Are you showing up at meetings and sitting there wordlessly even though you have questions or concerns? STOP! I have been in countless meetings where no one asked a question or said a word, and then later on, everyone complained about the outcome. And the people complaining were actual senior managers! (I quit that job, but that's a different post).

Pay attention and participate; ask the questions, make a case for more information, analysis, time, budget, etc., and you will demonstrate an investment in the organization's goals. Any smart team or company wants a committed employee. This leads me to my next point.

Often, we are way too comfortable only describing ourselves as creatives, designers, developers, and architects (which we are), and we omit that we are leaders, strategists, change agents, and visionaries.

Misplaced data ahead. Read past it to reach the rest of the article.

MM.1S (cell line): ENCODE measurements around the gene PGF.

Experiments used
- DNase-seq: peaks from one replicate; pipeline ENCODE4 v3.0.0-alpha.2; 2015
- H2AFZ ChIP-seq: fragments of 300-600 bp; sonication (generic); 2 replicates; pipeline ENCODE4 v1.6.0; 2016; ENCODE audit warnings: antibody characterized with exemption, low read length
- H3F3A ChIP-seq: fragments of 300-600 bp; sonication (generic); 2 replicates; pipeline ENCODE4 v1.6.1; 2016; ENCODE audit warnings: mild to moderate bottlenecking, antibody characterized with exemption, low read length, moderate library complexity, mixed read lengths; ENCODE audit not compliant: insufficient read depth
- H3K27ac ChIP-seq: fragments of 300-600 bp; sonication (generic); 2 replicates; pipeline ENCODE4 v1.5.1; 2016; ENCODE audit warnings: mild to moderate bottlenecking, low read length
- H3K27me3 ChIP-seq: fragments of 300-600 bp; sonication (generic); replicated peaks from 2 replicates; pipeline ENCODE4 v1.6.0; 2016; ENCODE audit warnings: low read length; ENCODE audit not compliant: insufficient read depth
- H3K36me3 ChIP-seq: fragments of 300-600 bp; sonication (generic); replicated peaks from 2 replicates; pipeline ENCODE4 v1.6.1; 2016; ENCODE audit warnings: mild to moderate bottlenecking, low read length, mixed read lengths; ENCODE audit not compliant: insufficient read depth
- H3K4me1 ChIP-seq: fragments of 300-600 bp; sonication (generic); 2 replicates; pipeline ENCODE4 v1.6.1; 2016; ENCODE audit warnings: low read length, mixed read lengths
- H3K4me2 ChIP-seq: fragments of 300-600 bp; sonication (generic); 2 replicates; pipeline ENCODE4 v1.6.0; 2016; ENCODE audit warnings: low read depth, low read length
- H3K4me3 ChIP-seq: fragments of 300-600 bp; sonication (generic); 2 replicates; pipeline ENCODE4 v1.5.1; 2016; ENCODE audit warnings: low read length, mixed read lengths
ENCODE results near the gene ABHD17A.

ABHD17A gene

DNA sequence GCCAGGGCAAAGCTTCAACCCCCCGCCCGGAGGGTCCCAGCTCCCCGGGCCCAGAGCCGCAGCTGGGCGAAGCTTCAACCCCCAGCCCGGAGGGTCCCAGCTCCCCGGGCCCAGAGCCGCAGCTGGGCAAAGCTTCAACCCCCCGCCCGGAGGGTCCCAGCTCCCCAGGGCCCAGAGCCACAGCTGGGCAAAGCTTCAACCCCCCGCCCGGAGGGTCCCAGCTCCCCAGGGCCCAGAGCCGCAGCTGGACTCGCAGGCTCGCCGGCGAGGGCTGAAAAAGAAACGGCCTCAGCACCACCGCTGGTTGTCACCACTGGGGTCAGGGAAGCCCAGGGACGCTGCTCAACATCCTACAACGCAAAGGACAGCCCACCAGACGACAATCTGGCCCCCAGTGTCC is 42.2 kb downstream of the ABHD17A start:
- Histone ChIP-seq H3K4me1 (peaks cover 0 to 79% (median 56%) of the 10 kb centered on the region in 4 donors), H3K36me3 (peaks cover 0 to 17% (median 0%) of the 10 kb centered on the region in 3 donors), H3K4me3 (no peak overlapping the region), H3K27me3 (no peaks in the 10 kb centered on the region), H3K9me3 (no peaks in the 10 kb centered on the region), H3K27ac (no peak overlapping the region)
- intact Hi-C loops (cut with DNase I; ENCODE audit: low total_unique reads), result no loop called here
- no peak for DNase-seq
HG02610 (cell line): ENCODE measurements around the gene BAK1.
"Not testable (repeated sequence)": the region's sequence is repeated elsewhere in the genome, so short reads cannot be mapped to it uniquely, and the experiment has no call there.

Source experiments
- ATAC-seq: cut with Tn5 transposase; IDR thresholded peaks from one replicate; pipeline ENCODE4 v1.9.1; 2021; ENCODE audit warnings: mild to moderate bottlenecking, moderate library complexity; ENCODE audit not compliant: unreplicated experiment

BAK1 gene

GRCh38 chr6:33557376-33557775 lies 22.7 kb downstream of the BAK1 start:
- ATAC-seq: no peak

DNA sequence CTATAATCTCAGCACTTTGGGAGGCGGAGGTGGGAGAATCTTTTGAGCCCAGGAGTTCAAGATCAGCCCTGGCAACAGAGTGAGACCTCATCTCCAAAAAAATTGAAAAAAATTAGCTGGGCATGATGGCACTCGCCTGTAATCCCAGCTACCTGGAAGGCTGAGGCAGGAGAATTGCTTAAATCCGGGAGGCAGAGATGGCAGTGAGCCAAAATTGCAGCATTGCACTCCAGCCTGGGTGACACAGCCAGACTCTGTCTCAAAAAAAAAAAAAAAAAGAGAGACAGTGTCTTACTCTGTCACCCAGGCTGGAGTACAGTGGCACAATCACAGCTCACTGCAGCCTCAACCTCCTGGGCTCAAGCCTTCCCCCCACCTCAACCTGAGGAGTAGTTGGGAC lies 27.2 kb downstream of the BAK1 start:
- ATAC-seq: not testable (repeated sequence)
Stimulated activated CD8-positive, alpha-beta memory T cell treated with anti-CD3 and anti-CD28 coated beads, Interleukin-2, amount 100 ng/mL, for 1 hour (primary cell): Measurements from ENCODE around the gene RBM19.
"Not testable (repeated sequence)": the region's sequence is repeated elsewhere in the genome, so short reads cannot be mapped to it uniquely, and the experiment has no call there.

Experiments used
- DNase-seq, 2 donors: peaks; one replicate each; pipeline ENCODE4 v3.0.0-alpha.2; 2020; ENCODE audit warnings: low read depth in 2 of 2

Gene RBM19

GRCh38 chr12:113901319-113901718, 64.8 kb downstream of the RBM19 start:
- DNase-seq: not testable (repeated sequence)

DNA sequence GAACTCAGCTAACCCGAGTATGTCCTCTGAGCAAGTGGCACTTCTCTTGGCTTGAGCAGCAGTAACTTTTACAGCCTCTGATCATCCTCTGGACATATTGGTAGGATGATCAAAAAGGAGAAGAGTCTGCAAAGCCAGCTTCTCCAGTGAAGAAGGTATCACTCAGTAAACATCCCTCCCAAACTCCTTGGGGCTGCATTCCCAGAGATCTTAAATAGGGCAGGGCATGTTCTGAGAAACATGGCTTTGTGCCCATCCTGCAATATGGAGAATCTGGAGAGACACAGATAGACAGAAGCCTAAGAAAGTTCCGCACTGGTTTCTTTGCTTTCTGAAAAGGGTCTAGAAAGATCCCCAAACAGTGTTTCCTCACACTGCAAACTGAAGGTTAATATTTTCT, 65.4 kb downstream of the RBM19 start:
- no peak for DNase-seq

3.) Get their attention to influence decisions

I used to get really angry when I felt I was telling my bosses or SMEs about potential issues, which they ignored. With time, I learned that this dismissal is not personal; it's a false sense of protection. Once people get attached to a solution or idea, it's hard to let it go. So, when no one listens to my voice, I write it. I write a brief report or email with relevant data supporting my ideas or concerns. I ALWAYS offer alternative solutions (even not doing something is a solution), indicate my preference and why, and leave it up to them to decide. Sometimes, people need time to reflect and turn the noise down in their heads so they can focus. It works most of the time.

You might also be the type of person who is less inclined to talk in meetings, and that's okay. Honor your personal style by writing an effective report, but you must share the report with the right people. Finally, even if they ignore your report, you have it as proof that you tried to steer things in the best direction.

4.) Speak their language, not ours